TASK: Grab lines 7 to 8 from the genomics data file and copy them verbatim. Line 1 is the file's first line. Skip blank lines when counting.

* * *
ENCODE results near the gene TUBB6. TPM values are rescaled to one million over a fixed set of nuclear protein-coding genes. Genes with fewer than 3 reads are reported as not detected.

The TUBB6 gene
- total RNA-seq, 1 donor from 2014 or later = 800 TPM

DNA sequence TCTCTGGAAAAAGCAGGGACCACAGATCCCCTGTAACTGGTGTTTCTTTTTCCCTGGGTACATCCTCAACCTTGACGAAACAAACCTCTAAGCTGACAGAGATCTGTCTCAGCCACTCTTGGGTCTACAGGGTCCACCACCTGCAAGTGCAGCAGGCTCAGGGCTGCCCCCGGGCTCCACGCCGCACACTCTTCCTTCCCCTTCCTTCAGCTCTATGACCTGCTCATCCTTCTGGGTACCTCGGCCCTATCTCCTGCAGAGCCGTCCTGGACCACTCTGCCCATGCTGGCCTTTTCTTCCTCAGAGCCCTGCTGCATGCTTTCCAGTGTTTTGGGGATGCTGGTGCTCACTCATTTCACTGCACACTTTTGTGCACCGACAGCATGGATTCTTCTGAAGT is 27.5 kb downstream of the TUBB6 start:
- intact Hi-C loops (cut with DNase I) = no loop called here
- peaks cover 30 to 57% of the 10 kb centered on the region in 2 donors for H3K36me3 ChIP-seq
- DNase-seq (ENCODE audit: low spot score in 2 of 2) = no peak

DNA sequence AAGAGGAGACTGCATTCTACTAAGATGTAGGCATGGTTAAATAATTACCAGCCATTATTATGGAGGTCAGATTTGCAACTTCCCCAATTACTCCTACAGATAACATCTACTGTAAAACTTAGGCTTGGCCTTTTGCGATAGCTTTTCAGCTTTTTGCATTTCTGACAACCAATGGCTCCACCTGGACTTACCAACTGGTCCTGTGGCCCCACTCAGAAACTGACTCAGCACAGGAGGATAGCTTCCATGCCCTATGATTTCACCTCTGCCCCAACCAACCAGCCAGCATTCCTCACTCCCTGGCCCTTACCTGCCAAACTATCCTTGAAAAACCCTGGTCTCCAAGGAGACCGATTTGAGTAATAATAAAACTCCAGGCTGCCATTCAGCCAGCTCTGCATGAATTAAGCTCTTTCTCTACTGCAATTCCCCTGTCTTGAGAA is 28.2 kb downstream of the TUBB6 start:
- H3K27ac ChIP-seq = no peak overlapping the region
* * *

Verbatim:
- DNase-seq (ENCODE audit: low spot score in 2 of 2) = no peak

DNA sequence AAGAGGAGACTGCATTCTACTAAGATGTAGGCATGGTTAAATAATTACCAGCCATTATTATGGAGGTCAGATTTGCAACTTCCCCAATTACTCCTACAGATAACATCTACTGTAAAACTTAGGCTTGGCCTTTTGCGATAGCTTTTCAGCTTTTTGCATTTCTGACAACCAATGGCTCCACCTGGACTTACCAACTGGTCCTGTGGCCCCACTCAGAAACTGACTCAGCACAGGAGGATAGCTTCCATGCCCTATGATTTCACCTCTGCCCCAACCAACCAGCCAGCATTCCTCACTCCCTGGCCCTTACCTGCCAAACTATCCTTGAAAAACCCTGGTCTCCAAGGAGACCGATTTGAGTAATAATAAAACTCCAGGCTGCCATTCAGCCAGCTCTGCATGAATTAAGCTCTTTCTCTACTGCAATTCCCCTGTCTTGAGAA is 28.2 kb downstream of the TUBB6 start: